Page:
Alan Greenblatt is a GOVERNING correspondent.E-mail: firstname.lastname@example.org
Utah, of course, is far from the first place to find that the idea of overhauling the tax code is a lot simpler than the execution. If anything, tax reform is more difficult to achieve at the local level, where so many dollars are tied up by restrictions and mandates that come down from the state or the feds. "Everybody involved in public finance has that frustration about so many of our dollars being restricted," says Steve Marcotte, finance director of Tacoma, Washington.
That's one big reason why Marcotte's boss, city manager Eric Anderson, is pushing elected officials to rip up the Tacoma tax code and start over. Anderson's basic outline sounds simple. The city would tally up the cost of police, fire and libraries. After subtracting the revenues they produce by way of traffic tickets and other charges, the city would send each property owner a regular bill to pay for the services rendered. "Right now, it's hard to know the value," Anderson says. "Is my police department worth what I'm paying? Am I getting a good deal or a bad deal?"
It's an intriguing idea: Here is what things cost, and here's the bill. The basics of city government would be paid for like utilities. In exchange, Tacoma would give up its share of sales taxes and also eliminate its major business tax.
Anderson promoted this concept for years, without success, while city manager in Des Moines. He's gotten a little further in Tacoma, persuading the city council to set up a task force to offer a detailed plan this summer.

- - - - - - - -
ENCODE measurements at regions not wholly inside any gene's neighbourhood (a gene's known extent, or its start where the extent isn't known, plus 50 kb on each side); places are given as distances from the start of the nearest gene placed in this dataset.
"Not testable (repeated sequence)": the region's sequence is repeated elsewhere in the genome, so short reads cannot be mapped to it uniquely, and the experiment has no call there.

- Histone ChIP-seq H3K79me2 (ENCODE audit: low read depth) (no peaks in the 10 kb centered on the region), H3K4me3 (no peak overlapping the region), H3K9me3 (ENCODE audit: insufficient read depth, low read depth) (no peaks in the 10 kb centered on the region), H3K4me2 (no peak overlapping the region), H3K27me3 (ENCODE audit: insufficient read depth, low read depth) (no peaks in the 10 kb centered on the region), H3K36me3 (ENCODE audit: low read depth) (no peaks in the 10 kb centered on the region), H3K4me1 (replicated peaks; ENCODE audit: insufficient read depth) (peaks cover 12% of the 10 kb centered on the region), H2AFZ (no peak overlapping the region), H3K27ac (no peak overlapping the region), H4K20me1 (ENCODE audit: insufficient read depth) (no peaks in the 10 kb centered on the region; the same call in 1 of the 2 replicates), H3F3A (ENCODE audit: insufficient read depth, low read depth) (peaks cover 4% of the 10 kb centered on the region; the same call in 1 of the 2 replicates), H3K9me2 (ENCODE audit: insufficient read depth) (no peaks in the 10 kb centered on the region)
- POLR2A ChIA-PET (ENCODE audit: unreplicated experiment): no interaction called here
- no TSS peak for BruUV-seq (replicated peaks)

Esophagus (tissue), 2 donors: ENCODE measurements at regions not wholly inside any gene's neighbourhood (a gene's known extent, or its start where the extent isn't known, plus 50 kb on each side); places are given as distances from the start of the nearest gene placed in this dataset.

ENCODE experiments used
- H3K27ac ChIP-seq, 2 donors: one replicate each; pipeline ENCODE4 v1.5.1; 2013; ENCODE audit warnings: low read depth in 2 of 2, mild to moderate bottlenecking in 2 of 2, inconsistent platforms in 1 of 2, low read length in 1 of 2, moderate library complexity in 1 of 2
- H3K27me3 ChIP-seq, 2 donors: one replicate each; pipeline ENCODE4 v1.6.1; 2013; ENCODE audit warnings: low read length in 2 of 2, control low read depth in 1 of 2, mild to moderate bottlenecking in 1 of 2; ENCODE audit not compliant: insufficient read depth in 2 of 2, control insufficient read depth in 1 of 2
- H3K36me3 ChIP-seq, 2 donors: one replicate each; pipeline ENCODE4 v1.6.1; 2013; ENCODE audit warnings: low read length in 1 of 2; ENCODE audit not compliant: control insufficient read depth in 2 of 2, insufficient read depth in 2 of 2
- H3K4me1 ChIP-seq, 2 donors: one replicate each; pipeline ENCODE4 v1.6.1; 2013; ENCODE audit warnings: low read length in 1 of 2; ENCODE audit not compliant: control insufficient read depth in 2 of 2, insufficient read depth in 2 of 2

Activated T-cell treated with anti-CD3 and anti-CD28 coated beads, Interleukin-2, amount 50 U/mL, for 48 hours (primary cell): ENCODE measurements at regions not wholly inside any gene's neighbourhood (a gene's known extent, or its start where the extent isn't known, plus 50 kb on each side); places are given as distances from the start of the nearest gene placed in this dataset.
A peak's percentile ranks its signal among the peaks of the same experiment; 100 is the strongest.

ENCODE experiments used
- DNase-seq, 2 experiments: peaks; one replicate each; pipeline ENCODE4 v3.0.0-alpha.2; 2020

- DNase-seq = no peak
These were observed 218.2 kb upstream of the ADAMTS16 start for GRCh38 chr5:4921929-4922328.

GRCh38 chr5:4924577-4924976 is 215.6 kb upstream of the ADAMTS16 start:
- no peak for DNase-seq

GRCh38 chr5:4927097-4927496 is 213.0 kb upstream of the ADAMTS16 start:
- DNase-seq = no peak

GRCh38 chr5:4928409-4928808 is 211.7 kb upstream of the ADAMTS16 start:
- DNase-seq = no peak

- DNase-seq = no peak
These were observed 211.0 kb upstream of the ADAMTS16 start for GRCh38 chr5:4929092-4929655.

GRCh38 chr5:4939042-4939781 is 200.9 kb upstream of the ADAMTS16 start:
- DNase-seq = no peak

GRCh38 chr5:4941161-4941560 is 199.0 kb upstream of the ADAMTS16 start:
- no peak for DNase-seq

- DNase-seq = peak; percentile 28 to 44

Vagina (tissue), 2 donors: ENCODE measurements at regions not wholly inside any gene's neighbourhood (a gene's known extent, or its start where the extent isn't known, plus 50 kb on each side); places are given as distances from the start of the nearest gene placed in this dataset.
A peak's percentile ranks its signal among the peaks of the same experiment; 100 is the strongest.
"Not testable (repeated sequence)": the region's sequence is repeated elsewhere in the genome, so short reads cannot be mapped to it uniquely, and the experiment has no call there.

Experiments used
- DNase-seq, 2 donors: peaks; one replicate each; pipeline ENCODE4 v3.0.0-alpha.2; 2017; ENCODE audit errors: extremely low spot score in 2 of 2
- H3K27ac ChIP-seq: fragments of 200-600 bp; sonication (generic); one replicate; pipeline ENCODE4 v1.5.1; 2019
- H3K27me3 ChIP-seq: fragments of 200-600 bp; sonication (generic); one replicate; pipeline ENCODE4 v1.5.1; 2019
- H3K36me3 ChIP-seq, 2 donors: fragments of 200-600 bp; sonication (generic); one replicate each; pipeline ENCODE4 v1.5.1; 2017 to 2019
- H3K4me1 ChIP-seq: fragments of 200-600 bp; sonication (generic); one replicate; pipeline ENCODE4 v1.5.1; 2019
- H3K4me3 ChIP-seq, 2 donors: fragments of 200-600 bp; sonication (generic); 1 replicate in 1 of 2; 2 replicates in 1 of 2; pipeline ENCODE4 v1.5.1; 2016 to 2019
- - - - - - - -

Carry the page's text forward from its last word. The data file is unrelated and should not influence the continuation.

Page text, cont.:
The task force has found the job tougher than it first sounded. For one thing, Anderson's plan would exempt churches but not other nonprofits. It may be only fair that these groups help pay for the city services they use, but that doesn't mean they're eager to start. "There will be quite a few nonprofits that will be violently opposed to it," says Mike Renner, a task force member who advises local nonprofits.
They won't be the only ones. Tacoma's deputy mayor, Mike Lonergan, calls the whole project "a massive undertaking that would drain the energy of our city, with little likelihood of success." He worries that if Anderson's plan were implemented, citizens might get into the habit of "voting" for their favorite expenditures, choosing to pay for, say, fire stations rather than libraries, even if libraries needed more help.
Even before getting to the political battles, the task force has struggled just in getting the numbers to add up. For instance, the state grants a 10-year property tax waiver to certain mixed-income housing developments. The city can't suddenly force them to participate in its new tax scheme. That's just one complication among many that threaten to tie up Anderson's seemingly simple idea.
Like countless other would-be reformers, Anderson may well find that the code is too complicated and contains too many opt-outs to overhaul without angering more people than the changes would please. In other words, the tax system may already be so broken that it can't be fixed.